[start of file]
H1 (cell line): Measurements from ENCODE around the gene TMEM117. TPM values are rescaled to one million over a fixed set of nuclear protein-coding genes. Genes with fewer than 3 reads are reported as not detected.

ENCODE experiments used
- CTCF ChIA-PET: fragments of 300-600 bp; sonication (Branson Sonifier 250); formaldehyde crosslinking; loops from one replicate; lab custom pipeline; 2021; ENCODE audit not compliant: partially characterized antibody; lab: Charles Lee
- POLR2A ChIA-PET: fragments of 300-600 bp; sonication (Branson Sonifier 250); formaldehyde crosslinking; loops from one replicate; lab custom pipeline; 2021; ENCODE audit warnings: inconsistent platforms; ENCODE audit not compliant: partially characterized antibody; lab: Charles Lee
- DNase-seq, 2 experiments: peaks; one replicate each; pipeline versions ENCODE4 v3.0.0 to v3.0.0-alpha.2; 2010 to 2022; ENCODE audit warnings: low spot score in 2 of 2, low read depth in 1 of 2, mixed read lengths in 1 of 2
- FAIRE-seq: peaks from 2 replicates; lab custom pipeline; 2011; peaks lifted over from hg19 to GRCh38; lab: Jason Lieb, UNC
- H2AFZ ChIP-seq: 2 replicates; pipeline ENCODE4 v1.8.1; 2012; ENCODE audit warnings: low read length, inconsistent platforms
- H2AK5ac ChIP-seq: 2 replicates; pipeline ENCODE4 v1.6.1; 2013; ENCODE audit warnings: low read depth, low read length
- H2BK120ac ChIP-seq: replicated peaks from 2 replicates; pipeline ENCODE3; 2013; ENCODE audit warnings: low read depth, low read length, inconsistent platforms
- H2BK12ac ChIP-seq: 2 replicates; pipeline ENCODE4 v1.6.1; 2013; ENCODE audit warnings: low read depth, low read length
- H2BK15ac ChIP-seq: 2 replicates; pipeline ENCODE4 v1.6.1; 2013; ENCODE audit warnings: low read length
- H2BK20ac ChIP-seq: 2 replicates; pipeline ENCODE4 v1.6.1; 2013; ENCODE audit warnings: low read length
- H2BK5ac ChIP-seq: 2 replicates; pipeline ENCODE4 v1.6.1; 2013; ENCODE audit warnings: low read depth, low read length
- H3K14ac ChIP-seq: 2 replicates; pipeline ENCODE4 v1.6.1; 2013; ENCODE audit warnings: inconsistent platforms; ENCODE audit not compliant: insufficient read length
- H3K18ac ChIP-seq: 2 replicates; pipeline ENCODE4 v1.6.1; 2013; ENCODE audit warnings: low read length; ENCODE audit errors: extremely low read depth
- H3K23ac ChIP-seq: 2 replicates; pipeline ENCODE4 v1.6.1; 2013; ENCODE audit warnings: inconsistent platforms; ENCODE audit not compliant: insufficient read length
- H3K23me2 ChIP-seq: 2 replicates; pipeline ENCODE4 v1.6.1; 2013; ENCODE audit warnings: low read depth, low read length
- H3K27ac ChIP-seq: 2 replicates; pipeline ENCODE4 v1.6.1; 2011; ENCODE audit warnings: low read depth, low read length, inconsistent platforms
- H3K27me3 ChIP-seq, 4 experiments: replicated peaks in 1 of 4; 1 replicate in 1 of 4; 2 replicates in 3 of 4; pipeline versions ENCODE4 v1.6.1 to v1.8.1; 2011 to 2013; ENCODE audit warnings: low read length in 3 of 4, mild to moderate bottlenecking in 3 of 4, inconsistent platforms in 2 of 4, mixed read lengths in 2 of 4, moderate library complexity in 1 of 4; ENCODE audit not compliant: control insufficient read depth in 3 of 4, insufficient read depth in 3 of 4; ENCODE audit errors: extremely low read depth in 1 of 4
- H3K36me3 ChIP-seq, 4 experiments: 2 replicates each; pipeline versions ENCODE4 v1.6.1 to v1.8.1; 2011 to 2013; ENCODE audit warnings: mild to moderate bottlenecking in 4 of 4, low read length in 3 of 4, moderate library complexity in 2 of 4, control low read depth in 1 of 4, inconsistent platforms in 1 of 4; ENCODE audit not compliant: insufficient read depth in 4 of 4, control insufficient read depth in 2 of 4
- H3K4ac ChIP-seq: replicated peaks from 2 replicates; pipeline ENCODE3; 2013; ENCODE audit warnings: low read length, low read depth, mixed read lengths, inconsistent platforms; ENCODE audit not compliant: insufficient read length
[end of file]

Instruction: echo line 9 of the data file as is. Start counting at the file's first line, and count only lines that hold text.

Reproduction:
- H2BK120ac ChIP-seq: replicated peaks from 2 replicates; pipeline ENCODE3; 2013; ENCODE audit warnings: low read depth, low read length, inconsistent platforms